Always the baby of the family, the youngest child seems to get away with the most as parenting tolerance expanded with time and experience. They know how to convince and manipulate others to get their own way as they have always had older siblings to learn from. They'll know the best nagging techniques and will have perfected the innocent response.
The youngest will always be considered the cutest so even when all siblings were caught doing wrong, the youngest will often have received the least punishment as their older siblings were more wrong by not setting a good example. And even if the youngest started the mischief, and an elder sibling tries to point this out, the elder will be told off more for attempting to incriminate when they should have known better.
In summary, the youngest gets more freedom and is always well looked after.
Much less whiny than the youngest child, the eldest gives in more easily and is able to 'let go' and admit defeat in an argument as they have had to be the mature one and act as peacekeeper since younger siblings arrived.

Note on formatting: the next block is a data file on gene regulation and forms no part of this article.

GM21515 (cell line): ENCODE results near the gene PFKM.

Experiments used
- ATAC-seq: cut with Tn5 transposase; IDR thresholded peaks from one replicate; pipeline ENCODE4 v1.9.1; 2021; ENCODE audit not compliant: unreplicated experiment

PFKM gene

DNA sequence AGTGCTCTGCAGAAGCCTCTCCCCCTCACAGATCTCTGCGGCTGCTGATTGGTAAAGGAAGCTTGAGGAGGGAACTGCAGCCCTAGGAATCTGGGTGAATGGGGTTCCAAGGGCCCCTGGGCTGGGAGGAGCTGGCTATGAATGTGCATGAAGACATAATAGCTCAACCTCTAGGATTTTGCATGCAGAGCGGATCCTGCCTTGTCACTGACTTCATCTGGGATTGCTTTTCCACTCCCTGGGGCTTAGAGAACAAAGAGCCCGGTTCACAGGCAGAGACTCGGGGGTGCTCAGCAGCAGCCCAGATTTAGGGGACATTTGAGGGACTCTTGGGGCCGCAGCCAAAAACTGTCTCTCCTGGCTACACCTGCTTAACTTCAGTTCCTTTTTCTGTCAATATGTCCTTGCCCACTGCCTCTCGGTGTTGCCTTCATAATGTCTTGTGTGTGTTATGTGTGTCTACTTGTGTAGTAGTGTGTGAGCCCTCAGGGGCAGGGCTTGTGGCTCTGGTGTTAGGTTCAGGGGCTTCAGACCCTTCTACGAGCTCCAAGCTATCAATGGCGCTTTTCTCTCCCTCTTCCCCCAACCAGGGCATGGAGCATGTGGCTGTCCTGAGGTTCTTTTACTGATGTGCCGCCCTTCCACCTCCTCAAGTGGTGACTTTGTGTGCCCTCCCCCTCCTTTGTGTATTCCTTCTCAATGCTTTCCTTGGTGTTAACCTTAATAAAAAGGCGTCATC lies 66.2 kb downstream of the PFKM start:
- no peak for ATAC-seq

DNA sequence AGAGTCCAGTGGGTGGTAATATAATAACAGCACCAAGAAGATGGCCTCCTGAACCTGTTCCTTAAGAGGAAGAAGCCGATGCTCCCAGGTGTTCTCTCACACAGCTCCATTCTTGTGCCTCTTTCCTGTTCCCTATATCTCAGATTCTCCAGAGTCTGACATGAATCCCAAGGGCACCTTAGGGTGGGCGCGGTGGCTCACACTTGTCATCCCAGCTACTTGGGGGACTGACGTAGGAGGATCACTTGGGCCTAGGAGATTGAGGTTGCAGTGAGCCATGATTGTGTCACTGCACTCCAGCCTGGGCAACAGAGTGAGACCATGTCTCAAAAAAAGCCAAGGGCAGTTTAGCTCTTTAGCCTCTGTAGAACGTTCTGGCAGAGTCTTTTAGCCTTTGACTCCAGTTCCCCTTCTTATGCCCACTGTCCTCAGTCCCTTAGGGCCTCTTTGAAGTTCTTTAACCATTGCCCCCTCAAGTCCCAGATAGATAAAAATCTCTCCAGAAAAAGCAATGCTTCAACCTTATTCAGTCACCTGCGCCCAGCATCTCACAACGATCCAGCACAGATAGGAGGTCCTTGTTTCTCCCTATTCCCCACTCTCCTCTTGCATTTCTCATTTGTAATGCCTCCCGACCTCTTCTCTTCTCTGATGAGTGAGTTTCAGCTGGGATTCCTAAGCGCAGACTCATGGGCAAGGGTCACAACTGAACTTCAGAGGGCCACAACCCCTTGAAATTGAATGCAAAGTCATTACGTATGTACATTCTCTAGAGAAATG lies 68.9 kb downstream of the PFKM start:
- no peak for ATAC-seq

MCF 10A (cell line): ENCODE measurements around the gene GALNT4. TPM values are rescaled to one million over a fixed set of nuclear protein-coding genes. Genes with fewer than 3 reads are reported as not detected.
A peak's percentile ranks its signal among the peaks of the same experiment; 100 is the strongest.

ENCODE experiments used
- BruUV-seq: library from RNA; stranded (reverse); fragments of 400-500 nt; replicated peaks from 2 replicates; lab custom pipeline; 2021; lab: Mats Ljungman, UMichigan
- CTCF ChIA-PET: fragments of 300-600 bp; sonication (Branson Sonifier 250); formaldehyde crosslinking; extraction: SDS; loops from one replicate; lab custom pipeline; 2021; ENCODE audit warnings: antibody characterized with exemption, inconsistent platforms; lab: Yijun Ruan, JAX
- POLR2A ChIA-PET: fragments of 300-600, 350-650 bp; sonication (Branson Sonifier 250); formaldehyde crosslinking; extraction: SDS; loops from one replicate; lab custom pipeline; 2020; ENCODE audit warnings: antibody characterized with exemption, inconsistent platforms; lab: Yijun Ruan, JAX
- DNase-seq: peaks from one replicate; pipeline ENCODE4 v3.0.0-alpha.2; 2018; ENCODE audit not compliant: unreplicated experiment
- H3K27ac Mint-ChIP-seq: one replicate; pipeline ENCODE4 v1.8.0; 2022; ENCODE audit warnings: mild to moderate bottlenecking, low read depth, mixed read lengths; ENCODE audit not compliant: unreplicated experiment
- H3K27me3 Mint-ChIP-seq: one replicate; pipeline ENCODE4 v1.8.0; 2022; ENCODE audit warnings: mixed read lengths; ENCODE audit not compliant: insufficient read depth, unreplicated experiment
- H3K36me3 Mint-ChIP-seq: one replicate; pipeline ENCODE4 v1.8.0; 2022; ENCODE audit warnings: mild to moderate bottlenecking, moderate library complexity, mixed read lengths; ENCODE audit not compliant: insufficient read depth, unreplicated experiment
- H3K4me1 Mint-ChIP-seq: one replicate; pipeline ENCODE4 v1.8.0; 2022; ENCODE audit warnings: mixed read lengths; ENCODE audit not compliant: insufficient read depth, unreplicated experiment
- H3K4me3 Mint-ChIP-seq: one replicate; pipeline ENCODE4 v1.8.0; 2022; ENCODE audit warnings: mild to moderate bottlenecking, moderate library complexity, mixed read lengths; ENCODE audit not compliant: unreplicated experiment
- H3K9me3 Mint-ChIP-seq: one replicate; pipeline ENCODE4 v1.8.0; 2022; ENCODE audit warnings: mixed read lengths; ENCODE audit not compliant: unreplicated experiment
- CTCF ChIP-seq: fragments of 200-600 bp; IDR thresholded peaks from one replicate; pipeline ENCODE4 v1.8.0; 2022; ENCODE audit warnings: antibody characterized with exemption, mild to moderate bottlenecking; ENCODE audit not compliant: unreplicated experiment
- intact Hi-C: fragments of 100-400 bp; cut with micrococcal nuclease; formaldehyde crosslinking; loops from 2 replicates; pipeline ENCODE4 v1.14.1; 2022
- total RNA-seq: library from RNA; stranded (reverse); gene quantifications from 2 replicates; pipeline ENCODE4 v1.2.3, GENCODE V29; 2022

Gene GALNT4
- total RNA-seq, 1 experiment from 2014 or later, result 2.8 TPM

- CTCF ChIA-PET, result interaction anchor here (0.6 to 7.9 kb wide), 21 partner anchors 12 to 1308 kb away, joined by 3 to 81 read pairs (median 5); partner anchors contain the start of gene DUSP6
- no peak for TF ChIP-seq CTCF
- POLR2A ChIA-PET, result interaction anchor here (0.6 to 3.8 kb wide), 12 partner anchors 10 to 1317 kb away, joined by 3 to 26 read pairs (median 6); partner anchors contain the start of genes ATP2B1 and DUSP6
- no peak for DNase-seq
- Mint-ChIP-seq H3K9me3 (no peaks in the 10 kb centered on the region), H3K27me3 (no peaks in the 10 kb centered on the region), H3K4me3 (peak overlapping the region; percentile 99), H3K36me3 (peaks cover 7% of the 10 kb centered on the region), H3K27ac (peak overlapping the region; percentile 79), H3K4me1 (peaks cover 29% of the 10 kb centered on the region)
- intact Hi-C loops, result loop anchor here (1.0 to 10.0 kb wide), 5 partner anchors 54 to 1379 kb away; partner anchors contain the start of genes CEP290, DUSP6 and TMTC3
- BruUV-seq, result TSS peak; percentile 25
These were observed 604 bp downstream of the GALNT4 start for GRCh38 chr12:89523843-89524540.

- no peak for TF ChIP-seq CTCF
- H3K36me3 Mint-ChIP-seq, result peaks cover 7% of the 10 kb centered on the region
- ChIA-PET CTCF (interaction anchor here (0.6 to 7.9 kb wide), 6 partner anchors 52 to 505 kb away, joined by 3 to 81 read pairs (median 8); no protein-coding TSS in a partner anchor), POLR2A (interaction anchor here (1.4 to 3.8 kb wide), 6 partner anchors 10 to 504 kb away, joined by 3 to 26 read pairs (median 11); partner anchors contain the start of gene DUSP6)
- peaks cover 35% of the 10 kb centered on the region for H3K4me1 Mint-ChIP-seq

From being their parent's centre of attention they started playing second fiddle the day the baby came home. Suddenly they found their prized toys being given away to the younger one to keep them happy yet the baby didn't give them anything in return. Even clothes that were bought for them were now only on loan it seemed as they were told to "look after that coat as your sister/brother wants it in good condition when you grow out of it". The eldest often feels they have to give things up as they had it good before.
The Middle Child
The middle child was the youngest at one time so they learnt their manipulative ways. There's a theory that the one in the middle can excel more as the focus is on the extreme ages as they find a way to be noticed. It has been said that the middle child is always trying to trump the older sibling. Apparently, many politicians, including Prime Ministers, are middle children.
The Only Child
By not having a sibling, the only child gets their parent's full attention. They get to keep their toys and sharing doesn't come easy. Later in life, they have to discover the sad reality that they cannot always have their own way.
Does any of this remind you of you and your family, either with your children or your siblings? And can you see yourself in the descriptions? Do share and let's find out if any of this is universally true.